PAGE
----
We’re All Suffering Bastards Now - The American Spectator | USA News and Politics
We’re All Suffering Bastards Now
Suffering Bastard cocktail (Will Shenton/Wikimedia Commons)

Sometimes you drink for good reasons. 

You want to celebrate in style, knocking back a couple of cocktails and hitting the dance floor with some much-needed social lubrication. 

You want to show your appreciation to a happy couple with a raised glass of champagne.

You want to quench your thirst from too much ballpark popcorn by calling over a concessions guy for some overpriced light beer.

But you don’t live in a time of dance floors, wedding receptions, and ball games.

Now you drink because there’s an election. And for that, you need something stronger than light beer.

Bartender Joe Scialom invented the Suffering Bastard at the Shepheard’s Hotel in Cairo in 1942. British soldiers, on leave from fighting Gen. Erwin Rommel’s Afrika Korps, spent most of their free time drinking terrible local liquor and giving themselves permanent hangovers. 

Scialom knew that even Brits had limits when it came to rot-gut, so he set about inventing a “cure”  to assist soldiers as they returned to battle. The drink soon became so popular that British command wrote letters to the Shepheard’s Hotel requesting barrels sent to the front lines.

Initially, Scialom used brandy, gin, lime juice, bitters, and ginger beer. Bartenders later substitutied bourbon for the brandy, and this version eventually supplanted Scialom’s original recipe. Many years and one overly complex tiki offshoot later, the drink exists in relative obscurity. 

So why resurrect it? Why go to all the trouble of writing about it? 

Because it gets you drunk. Simple as.

I don’t know how to explain it. Perhaps the combination of bourbon and gin gives it a special kick. Maybe the carbonation from the ginger beer, which, as scientists have documented, makes your blood absorb alcohol more quickly, puts it over the edge. Regardless, it works like a charm.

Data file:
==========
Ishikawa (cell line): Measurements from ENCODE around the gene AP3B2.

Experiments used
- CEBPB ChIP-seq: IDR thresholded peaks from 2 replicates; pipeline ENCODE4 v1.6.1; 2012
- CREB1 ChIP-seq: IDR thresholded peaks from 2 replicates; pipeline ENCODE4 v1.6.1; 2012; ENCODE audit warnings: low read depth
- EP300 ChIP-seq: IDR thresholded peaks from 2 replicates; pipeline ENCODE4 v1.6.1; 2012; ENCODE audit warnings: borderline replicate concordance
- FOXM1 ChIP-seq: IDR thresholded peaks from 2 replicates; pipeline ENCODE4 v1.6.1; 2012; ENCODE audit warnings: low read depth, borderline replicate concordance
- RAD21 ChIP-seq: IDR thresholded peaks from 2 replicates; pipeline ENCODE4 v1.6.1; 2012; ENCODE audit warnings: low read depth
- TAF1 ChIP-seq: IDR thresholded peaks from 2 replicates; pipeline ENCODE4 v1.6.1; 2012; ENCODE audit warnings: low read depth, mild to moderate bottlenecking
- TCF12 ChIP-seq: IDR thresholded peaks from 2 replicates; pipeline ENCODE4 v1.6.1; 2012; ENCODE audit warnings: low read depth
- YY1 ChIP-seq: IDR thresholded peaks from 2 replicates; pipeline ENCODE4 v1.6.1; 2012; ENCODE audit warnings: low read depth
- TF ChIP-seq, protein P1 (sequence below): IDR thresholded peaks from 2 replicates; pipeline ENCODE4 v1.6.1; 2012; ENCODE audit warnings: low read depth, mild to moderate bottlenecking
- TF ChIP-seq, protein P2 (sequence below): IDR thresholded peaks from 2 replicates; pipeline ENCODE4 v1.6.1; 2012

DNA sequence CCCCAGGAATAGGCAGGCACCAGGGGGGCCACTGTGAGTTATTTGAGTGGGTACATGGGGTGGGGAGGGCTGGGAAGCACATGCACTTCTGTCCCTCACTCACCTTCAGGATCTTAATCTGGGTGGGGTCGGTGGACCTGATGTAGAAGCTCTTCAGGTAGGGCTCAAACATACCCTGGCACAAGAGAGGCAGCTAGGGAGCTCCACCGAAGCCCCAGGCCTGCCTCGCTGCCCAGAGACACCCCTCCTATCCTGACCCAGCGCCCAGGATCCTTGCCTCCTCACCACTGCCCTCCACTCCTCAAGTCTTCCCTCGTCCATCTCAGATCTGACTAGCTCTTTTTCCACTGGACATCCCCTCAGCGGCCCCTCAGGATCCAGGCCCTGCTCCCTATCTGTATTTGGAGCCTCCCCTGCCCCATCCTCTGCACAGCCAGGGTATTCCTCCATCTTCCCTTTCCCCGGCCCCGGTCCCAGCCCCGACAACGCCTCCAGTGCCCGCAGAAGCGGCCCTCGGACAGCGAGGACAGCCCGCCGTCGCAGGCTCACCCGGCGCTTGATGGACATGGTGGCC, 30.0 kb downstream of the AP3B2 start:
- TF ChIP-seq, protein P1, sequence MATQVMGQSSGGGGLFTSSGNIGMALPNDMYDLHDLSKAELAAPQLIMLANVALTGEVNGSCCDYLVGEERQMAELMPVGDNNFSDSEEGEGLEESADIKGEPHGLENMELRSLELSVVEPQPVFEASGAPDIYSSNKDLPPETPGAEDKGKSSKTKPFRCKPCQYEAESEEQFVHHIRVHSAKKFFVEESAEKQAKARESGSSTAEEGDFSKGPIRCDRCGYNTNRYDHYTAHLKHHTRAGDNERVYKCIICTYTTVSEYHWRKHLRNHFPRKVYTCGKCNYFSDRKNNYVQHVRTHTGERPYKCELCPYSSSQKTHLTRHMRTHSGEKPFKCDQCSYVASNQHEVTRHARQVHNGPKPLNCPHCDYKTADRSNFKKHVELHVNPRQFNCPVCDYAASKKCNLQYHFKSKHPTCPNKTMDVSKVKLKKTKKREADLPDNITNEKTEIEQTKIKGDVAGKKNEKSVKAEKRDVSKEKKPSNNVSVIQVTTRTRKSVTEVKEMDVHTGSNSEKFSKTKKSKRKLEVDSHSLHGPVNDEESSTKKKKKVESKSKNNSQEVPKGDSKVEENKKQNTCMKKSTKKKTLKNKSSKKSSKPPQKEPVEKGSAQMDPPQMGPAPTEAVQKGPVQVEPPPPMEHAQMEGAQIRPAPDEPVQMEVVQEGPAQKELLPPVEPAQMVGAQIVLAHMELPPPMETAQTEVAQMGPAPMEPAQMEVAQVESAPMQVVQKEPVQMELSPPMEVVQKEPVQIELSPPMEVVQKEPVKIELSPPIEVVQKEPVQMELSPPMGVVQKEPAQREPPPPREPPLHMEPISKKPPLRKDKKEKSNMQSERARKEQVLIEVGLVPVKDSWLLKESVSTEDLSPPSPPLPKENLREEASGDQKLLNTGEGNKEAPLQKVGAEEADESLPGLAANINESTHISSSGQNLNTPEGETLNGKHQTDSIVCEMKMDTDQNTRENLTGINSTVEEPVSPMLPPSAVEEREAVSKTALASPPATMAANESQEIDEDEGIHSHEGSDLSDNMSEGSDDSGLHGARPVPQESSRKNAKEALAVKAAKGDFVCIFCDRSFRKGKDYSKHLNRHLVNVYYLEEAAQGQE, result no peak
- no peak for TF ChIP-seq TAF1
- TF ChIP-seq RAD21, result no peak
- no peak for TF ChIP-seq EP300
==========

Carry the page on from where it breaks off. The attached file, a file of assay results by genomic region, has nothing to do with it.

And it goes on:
There’s nothing sexy about drinking to get drunk. In fact, I would say that in almost all instances it is a sin — although St. Thomas Aquinas himself wrote that if you underestimate the strength of a drink then you don’t sin when you become drunk. It might be cheating, but a friend of mine described the Suffering Bastard as “incredibly sneaky,” so it could work. 

Even if that defense won’t convince the Almighty, this election season might just be crazy enough to warrant a dispensation. 

Over the past year, the American people have undergone what can only be described as prolonged torture. With every marathon speech, frenetic debate, horrifying gaffe, or obvious electioneering scheme, we continue to roll around in the mess we made like the family dog getting acquainted with a deer carcass in the back 40. How can a decent human being watch Joe Biden confuse his wife and sister or celebrate “Super Thursday” without reaching for some liquid courage? Who among us made it through months and months of lockdown entirely sober? Was the first presidential debate not a textbook excuse to embibe?

And as this orgy of public indecency comes to a head in one blockbuster night, I see no reason to be compos mentis. Once you vote, you have no responsibilities. The pundits and talking heads will work around the clock to bring you the best election coverage that money can buy, election coverage that you do not need to watch. Giving it your full attention will only bring you more stress and will not change the outcome. Leave it for the people who get paid to pay attention. In the meantime, drink.

If British soldiers used the Suffering Bastard to face Rommel in the deserts of North Africa, then it can probably help you make it through election day — even if America votes properly.

The Suffering Bastard


1 ½ ounces bourbon

1 ½ ounces London Dry gin

½ ounces freshly squeezed lime juice

2 dashes of Angostura bitters

Ginger beer to taste


Combine the bourbon, gin, lime juice, and bitters in a shaker. Add ice and shake for 10 seconds. Pour the contents of the shaker unstrained into a collins glass. Top with ginger beer. Garnish with a sprig of mint.


The original recipe only calls for 1 ounce each of bourbon and gin. My version is based on my own preferences for a stronger liquor flavor and a stronger punch for a night like election night. Feel free to use less if you have a weaker constitution or are a purist. It may take multiple attempts to find a ratio of ginger beer that you enjoy. So experiment. It’s a good excuse to drink more.

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